The Internet of Things promises to connect virtually all devices and make sensor data ubiquitously available. Instead of storing all this data in a central location, you can use a peer-to-peer network to store sensor data. Using a peer-to-peer network has several advantages. First of all, the infrastructure is ‘free’ (although in most peer-to-peer networks you also have to participate in storing some of the data). Second, it is redundant (no single point of failure) and not controlled or controllable by a single entity. Third, it can be used to anonymously exchange data, and (as we will see) control who can see what data.
As it turns out, it is possible to use the peer-to-peer infrastructure used by BitTorrent to reliably store and retrieve IoT sensor data.
BitTorrent makes use of a so-called distributed hash table (DHT) to locate other BitTorrent nodes that want to share the same file. A DHT is basically a giant dictionary mapping keys to values, spread out over all nodes participating in the DHT network. In the case of BitTorrent, the keys are hashes related to the torrent, and the values are the whereabouts of peers interested in the contents of that torrent. All nodes connected to the DHT store a small subset of the keys, and the DHT network automatically decides which node is responsible for storing which item. The exact mechanism is based on the Kademlia system, as described in this paper.
It turns out the BitTorrent DHT (which is called ‘Mainline’) has recently been extended to also support storage of custom data that is not related to BitTorrent. Clients that implement BEP44 (where BEP stands for ‘Bittorrent Extension Proposal’) will accept allows storing data that is not related to BitTorrent at all. Such clients will accept custom values of at most 1000 bytes, which will be retained in the network for at least two hours. There are two types of custom data that can be stored following BEP44:
- Immutable data. Immutable data are stored in the hash table under the key that is equal to the data hashed with SHA1. As changing the data will inevitably change the hash, it cannot be changed without changing the key as well (effectively making it a different value).
- Mutable data. In order to store mutable data in the network, a client must first generate what is called a ‘keypair’. A keypair consists of a public and a private key. You can then use your private key to ‘sign’ data so that a receiver, who knows your public key, can verify that the data was actually signed by the private key belonging to the public key. This is important, because it allows the DHT to ensure that only the creator of the original data can change it. The algorithm used by the Mainline DHT is called ed25519-supercop.After generating the keypair, you add a ‘sequence number’ to the data, sign it and then submit it for storage in the DHT. The network will accept packets signed by a particular public key to be stored at the key equal to the SHA1 hash of that public key, if no data has been stored yet, or if the sequence number of the data being received is higher than the sequence number of the data already stored. Note that after updating mutable data, older versions of the data may still be in the network (for at most two hours).
The DHT can be used to store and retrieve mutable sensor data – each sensor is identified by a public key. If the client knows the public key, it can easily find the sensor data in the DHT (remember that it just needs to request the data associated with the key equal to the SHA1-hash of the public key). Interacting with the Mainline DHT turns out to be surprisingly easy with this Node.JS module.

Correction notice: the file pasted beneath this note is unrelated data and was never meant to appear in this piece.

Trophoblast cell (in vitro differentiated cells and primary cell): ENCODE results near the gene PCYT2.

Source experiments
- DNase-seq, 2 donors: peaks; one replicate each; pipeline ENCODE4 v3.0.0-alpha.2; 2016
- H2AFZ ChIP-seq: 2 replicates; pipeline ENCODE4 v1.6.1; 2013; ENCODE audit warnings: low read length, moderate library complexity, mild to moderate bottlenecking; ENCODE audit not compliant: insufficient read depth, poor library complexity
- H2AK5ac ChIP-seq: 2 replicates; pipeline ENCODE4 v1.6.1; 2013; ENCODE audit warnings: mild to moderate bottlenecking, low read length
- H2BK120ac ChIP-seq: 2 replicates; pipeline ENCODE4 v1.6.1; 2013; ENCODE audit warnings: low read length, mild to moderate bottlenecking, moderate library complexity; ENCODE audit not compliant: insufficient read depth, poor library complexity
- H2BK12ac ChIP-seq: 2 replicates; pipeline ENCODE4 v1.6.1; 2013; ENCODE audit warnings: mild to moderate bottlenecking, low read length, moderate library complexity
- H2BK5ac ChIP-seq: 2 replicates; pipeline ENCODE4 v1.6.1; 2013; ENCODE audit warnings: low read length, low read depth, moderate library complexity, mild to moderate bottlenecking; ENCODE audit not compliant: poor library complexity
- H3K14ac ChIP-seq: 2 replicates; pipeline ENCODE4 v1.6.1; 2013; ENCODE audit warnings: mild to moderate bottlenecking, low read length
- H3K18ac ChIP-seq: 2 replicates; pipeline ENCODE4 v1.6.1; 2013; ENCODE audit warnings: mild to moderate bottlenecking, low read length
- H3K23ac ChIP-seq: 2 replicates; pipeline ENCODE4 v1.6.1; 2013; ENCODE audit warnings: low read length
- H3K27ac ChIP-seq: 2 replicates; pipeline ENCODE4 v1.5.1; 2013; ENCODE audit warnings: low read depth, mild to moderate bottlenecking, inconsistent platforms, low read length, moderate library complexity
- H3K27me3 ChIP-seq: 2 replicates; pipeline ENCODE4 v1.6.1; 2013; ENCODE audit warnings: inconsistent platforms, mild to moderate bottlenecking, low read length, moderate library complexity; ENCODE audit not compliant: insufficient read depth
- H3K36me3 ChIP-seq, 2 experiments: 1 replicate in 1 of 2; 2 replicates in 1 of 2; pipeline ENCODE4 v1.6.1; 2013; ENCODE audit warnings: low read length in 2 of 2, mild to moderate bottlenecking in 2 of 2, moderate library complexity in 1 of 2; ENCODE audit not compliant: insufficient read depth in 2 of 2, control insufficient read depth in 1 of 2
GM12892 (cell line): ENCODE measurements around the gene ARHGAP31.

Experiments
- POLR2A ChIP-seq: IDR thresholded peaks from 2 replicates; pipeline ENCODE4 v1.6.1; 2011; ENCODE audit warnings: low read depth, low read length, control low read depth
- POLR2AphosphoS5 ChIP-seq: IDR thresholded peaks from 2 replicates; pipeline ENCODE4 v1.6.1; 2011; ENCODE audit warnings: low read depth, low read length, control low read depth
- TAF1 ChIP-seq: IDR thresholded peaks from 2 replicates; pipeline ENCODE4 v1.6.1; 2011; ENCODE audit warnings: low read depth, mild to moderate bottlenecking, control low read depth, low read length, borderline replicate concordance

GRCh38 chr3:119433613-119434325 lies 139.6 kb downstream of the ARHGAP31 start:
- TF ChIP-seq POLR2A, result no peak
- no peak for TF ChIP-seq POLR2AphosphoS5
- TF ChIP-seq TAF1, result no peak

We implemented a proof of concept we like to call the DHToT (Distributed Hash Table of Things). The screenshot below shows the sender side, submitting sensor values obtained from a smart meter interfaced over a serial interface. The sender side submits a value each time it receives a sample from the smart meter.
Note that all that is needed to obtain data from this sensor is knowing the public key. No need to fuss with routers, ports or firewalls; the DHT ‘just works’ (if it isn’t actively blocked, that is – in some places it is because it is used by BitTorrent).
So how fast is the DHToT? It turns out writing to the DHT takes about 2.5 seconds on average – the sensor side (which was behind an NAT router) had about 70 DHT nodes on its ‘shortlist’ and reported having written the data to between 15-18 nodes after the 2.5 second period. We were subsequently able to fetch the data with a delay of another 2.5 seconds from a computer located on a completely different network. In general, the data fetched was current or 1-2 sequence IDs delayed.In some cases, we saw very ‘old’ packets being returned together with recent ones – this is most likely due to the fact that some clients will rate-limit the amount of requests and updates a single node performs in the DHT. In practice, it seems feasible to retrieve sensor data with a 15 second delay. Tracing the connected DHT node addresses confirmed that our data was actually being stored in different countries.
The DHToT seems a promising approach for communicating sensor data that is updated with an interval of between 15 seconds and 2 hours, with a maximum size of about 1000 bytes per data point (it is technically possible to store larger packets in the DHT by using multiple public keys, or by inserting ‘links’ to keys that store additional data). The DHT could also be used as a ‘rendezvous point’ for facilitating direct connections to a sensor (the DHT could store the latest reading and the whereabouts of the sensor as IP address and port). For applications where keeping history is important, an approach based on a blockchain (e.g. as used by Bitcoin) could also be of interest.